photo: Courtesy of Jaroslav Ostrožovič
That is because there is something mysterious and elusive in a sip of well-made Tokay; an effect echoed by the thick, gauzy fog that blanketed the area during a recent visit to the J&J Ostrožovič vineyard in Veľká Tŕňa. The village, whose size belies its name (veľká means large in Slovak), amounts to cluster of a hundred or so frame houses surrounding an unremarkable church.
The morning of our visit, the village almost seemed asleep, or in hibernation. Occasionally a pedestrian walked languidly along, or a car roared down the battered road into the white mist. But the village's glory lies on its outskirts: fields planted with furmint, lipovina, and yellow muscat grapes, the ingredients for Tokay's celebrated dessert wine.
Bathed in fog, snow-dusted, and drooping, the grapevines looked surreal, an odd source for a product so alive and delicious. Inside the Ostrožovič compound, the mood is much less lugubrious. Amid handsome displays of the vineyard's products, people buzz about doing the operation's winter work: filling orders, preparing machinery for spring, monitoring wine in various late stages of production.
The operation is owned and run by a married couple, Jaroslav and Jaromíra Ostrožovič, who took it over in 1990. Ms Ostrožovič was busy managing some project while we were there, so her husband showed us around. Mr Ostrožovič, a large, robust man with an easy laugh and a passion for his product, showed us first the warehouse where the wine is made.
The room, high-ceilinged, chilly, and workmanlike, reminded us where we were: on a farm. Huge wooden vats of fermenting wine, delivering the pungent live smell of yeast and grape juice in the process of transformation, rose from the dirt floor nearly to the ceiling. A few workers milled about, checking gauges and moving things around.
JAROSLAV Ostrožovič has been producing Tokay since 1990.
photo: Petra Pašková
The Tokay region tends to have wide temperature swings in early fall, with night temperatures averaging around 10 degrees Celsius, versus 20-25 degrees by day. This tends to cause a strong morning dew, and later fog.
"A little drop of morning dew on a grape is just enough to let botrytis live for a few hours," Ostrožovič says. "As the temperature rises, the fungus dies off. But just the right dose of noble rot can pierce a grape's skin, causing it to lose moisture without rotting its juices."
And that shrivelling effect is what concentrates the grape's juices, giving the final product its immense concentration of flavour. Grapes affected in this way are called cibebas (aszu in Hungarian), and they are the signature ingredient in Tokay dessert wine. But the conditions for creating cibebas aren't ideal every year, and that's why Tokay is only produced in certain years.
Another quality that makes cibebas precious is that noble rot only effects certain grape bunches - or even certain individual grapes - on a particular vine. That means cibebas must be hand picked, which is labour-intensive work.
"A worker can only pick about eight or 10 kilos in a given day, and that's one reason why the final product is more expensive than regular table wine," Ostrožovič says.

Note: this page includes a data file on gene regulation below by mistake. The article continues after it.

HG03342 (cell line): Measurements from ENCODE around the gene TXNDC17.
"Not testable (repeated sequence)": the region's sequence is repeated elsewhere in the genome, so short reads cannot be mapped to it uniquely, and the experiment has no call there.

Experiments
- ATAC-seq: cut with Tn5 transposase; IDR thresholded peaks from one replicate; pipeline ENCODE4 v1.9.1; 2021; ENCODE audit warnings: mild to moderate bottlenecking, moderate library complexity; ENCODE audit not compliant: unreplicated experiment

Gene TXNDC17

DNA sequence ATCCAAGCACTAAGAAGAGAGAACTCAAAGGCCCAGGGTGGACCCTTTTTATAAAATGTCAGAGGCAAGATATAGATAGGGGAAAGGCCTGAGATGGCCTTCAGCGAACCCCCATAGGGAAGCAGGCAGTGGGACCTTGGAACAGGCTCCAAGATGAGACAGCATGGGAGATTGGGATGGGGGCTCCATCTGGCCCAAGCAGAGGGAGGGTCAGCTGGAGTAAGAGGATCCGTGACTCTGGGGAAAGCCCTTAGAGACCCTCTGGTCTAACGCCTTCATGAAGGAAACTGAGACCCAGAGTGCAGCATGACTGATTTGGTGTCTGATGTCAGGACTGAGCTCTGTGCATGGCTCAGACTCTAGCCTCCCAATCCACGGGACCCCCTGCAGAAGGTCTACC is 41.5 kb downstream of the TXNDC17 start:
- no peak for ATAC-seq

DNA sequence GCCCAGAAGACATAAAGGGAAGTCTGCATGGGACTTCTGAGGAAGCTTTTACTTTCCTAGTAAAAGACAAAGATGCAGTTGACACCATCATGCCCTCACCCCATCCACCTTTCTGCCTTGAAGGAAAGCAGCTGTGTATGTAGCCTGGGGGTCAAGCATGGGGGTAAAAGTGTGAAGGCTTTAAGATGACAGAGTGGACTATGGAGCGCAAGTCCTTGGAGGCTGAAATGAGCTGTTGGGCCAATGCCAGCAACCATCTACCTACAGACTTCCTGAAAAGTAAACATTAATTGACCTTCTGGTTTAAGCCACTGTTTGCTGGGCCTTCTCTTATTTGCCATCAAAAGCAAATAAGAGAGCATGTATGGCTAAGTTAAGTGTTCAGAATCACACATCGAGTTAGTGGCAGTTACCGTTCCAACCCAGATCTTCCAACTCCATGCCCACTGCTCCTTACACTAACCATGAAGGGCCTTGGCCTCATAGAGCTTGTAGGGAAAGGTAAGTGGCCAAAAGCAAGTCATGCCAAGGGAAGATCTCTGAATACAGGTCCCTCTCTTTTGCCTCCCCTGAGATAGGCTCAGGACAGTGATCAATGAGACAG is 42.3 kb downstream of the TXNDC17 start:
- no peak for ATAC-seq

BARRELS in the cellar.
photo: Petra Pašková
Fortified against the cold by our few sips of the precious nectar, we left for a brief trip to the other side of the village, where a system of cellars is carved into the rocky, volcanic terrain. These cellars are truly strange places.
There tend to be several of them clustered together on one hillside; small, semicircular passageways five or six meters apart, easily hidden from, say, a band of conquering Turks. Ostrožovič unlocked the door of one of them, and a strong, musty smell burst out.
Many wine regions have made good use of the "noble rot" technique pioneered in Tokay, but few others put fungus to work a second time, in the ageing of wine. On the circular ceiling, on the aged, stone black walls, on the battered wooden barrels full of Tokay, on everything in sight, sit clumps of black, fuzzy fungus. The atmosphere is intensely humid; the proper ageing of Tokay requires humidity of between 80 and 95 percent, and patches of the wall not covered by fungus were literally dripping wet. Wetness was everywhere; in the cave's side room, where Ostrožovič holds tastings in the summer, the floor was covered in six inches of standing water, the result of melting snow.
Ostrožovič says that the relationship between the ageing wine and the mould is symbiotic. Wine stored in wooden barrels loses 2 per cent of its volume per year to evaporation. The resulting wine vapour creates the proper atmosphere for the mould.
"If we were to remove the wine from the cave, the mould would perish," he says. The mould, in turn, helps maintain the high humidity, and also creates the microclimate critical to the final flavour of Tokay. That's because the porous wooden barrels also allow the wild aroma created by the mould to infuse the wine.
In short, a Tokay cellar is a world unto itself, a microcosm teeming with almost as much life as a rain forest, and yet at the same time dark and chilly. The temperature is 10-12 degrees Celsius year round; combined with the humidity, it feels quite cold down there.
But to a true wine lover, these cellars graphically represent the constant intermingling of human skill and capricious nature needed to create great wine. They are an intensely earthy paradise.
For more information on Tokay wine production, visit www.tokajske.sk.
14. Apr 2003 at 0:00 | Tom Philpott